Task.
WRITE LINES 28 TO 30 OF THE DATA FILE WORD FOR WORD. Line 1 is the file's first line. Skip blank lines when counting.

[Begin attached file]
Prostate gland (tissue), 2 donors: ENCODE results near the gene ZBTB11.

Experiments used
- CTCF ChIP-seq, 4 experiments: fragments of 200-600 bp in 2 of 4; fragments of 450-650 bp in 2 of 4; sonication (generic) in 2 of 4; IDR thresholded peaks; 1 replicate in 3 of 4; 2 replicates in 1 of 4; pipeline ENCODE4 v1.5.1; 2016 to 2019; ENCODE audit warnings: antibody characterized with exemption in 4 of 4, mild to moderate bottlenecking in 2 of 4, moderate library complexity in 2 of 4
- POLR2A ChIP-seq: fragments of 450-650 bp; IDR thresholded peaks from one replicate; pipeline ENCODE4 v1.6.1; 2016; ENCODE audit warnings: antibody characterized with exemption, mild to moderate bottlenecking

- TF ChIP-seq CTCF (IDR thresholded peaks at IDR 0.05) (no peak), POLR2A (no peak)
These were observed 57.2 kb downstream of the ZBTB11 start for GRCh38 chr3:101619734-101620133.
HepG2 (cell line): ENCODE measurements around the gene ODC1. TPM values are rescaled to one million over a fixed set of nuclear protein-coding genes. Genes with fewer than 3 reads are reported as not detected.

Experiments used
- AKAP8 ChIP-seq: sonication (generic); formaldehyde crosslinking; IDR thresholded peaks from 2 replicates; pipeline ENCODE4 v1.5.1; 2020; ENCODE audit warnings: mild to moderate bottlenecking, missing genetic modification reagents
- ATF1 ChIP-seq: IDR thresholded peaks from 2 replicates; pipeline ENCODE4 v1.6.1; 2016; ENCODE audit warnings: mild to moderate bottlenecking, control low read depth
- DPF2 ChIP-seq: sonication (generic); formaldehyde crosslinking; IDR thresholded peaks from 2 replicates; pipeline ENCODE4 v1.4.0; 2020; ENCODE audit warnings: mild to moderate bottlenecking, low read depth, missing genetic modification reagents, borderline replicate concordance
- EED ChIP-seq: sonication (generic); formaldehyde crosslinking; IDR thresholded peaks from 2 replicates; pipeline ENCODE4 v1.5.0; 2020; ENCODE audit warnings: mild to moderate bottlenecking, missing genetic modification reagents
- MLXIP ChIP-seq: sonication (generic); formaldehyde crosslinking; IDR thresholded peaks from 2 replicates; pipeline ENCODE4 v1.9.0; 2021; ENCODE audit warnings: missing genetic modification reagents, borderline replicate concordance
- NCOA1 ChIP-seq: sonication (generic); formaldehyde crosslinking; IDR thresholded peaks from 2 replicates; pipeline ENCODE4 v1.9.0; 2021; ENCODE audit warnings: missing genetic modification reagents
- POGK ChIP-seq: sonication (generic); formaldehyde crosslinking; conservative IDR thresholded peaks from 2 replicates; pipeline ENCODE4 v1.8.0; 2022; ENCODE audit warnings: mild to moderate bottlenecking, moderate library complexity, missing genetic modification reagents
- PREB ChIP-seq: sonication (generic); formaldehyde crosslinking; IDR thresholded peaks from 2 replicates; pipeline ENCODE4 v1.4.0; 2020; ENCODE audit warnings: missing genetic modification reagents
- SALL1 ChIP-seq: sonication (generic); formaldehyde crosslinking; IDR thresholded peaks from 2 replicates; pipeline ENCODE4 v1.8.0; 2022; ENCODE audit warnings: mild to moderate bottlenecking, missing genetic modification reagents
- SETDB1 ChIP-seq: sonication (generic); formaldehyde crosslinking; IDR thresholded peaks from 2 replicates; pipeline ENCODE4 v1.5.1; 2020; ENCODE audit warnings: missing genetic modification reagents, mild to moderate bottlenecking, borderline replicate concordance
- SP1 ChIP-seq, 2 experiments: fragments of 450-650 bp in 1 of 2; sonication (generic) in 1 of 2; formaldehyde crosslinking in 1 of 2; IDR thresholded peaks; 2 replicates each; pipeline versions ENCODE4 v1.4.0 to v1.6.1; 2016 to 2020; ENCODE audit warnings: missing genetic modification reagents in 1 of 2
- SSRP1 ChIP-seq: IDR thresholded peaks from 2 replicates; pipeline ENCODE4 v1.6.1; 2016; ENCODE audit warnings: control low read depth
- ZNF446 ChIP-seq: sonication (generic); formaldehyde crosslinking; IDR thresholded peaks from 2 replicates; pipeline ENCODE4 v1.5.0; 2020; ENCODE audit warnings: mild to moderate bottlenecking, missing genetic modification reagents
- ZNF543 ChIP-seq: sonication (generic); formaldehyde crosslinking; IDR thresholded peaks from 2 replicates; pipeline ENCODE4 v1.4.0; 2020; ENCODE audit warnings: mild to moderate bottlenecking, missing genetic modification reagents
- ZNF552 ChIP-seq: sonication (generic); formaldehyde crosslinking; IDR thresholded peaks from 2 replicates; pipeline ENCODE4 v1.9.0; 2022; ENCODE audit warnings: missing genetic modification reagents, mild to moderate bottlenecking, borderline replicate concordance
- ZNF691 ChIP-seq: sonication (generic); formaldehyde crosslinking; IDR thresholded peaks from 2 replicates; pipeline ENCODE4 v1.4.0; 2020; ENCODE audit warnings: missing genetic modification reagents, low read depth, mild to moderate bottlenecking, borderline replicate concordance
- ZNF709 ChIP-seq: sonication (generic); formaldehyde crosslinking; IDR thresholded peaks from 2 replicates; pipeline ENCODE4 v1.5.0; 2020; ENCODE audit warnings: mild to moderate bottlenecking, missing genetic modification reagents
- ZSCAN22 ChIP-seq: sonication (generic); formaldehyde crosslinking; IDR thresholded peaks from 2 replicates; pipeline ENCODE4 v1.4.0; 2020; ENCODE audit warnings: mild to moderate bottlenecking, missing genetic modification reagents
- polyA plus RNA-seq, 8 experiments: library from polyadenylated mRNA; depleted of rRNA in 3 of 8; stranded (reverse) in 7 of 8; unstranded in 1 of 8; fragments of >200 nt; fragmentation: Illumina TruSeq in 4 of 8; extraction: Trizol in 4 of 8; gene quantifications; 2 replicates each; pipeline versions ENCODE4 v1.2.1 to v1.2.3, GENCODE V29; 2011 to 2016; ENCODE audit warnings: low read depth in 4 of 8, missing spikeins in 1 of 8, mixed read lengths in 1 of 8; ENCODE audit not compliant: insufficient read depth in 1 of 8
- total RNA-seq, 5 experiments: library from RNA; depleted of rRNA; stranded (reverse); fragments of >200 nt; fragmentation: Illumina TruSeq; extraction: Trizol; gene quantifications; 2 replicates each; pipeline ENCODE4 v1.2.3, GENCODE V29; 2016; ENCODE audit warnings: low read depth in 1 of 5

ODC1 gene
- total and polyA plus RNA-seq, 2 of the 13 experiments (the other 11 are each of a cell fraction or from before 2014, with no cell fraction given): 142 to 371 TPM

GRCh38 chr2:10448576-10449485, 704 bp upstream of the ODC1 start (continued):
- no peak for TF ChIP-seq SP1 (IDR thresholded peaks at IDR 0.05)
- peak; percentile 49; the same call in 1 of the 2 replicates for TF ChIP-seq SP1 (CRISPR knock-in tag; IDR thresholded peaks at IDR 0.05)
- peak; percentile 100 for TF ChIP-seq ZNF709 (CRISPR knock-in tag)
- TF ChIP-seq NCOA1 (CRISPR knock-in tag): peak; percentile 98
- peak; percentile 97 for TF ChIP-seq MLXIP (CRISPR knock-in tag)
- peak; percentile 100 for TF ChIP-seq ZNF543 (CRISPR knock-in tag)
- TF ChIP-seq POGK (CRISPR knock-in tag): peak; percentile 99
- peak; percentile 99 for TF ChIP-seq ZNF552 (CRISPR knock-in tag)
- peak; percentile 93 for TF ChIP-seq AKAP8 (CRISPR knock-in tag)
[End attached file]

- total RNA-seq, 5 experiments: library from RNA; depleted of rRNA; stranded (reverse); fragments of >200 nt; fragmentation: Illumina TruSeq; extraction: Trizol; gene quantifications; 2 replicates each; pipeline ENCODE4 v1.2.3, GENCODE V29; 2016; ENCODE audit warnings: low read depth in 1 of 5

ODC1 gene
- total and polyA plus RNA-seq, 2 of the 13 experiments (the other 11 are each of a cell fraction or from before 2014, with no cell fraction given): 142 to 371 TPM